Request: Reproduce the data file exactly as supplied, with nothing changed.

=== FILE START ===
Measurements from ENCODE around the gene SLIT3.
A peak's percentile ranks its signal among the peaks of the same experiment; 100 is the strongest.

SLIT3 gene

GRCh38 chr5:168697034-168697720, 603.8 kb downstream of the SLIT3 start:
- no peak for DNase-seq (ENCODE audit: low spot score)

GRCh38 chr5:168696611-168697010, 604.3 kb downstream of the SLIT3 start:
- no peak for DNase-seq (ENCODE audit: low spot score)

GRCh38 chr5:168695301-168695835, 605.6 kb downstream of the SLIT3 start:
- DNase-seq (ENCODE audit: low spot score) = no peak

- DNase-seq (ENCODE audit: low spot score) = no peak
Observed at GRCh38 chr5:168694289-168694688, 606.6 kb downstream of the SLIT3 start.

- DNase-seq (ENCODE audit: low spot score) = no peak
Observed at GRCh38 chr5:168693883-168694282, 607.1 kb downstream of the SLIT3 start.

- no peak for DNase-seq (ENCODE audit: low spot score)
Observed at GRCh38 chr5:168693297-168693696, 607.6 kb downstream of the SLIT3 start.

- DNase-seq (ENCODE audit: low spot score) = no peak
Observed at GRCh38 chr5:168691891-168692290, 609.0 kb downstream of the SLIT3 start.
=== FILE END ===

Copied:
Measurements from ENCODE around the gene SLIT3.
A peak's percentile ranks its signal among the peaks of the same experiment; 100 is the strongest.

SLIT3 gene

GRCh38 chr5:168697034-168697720, 603.8 kb downstream of the SLIT3 start:
- no peak for DNase-seq (ENCODE audit: low spot score)

GRCh38 chr5:168696611-168697010, 604.3 kb downstream of the SLIT3 start:
- no peak for DNase-seq (ENCODE audit: low spot score)

GRCh38 chr5:168695301-168695835, 605.6 kb downstream of the SLIT3 start:
- DNase-seq (ENCODE audit: low spot score) = no peak

- DNase-seq (ENCODE audit: low spot score) = no peak
Observed at GRCh38 chr5:168694289-168694688, 606.6 kb downstream of the SLIT3 start.

- DNase-seq (ENCODE audit: low spot score) = no peak
Observed at GRCh38 chr5:168693883-168694282, 607.1 kb downstream of the SLIT3 start.

- no peak for DNase-seq (ENCODE audit: low spot score)
Observed at GRCh38 chr5:168693297-168693696, 607.6 kb downstream of the SLIT3 start.

- DNase-seq (ENCODE audit: low spot score) = no peak
Observed at GRCh38 chr5:168691891-168692290, 609.0 kb downstream of the SLIT3 start.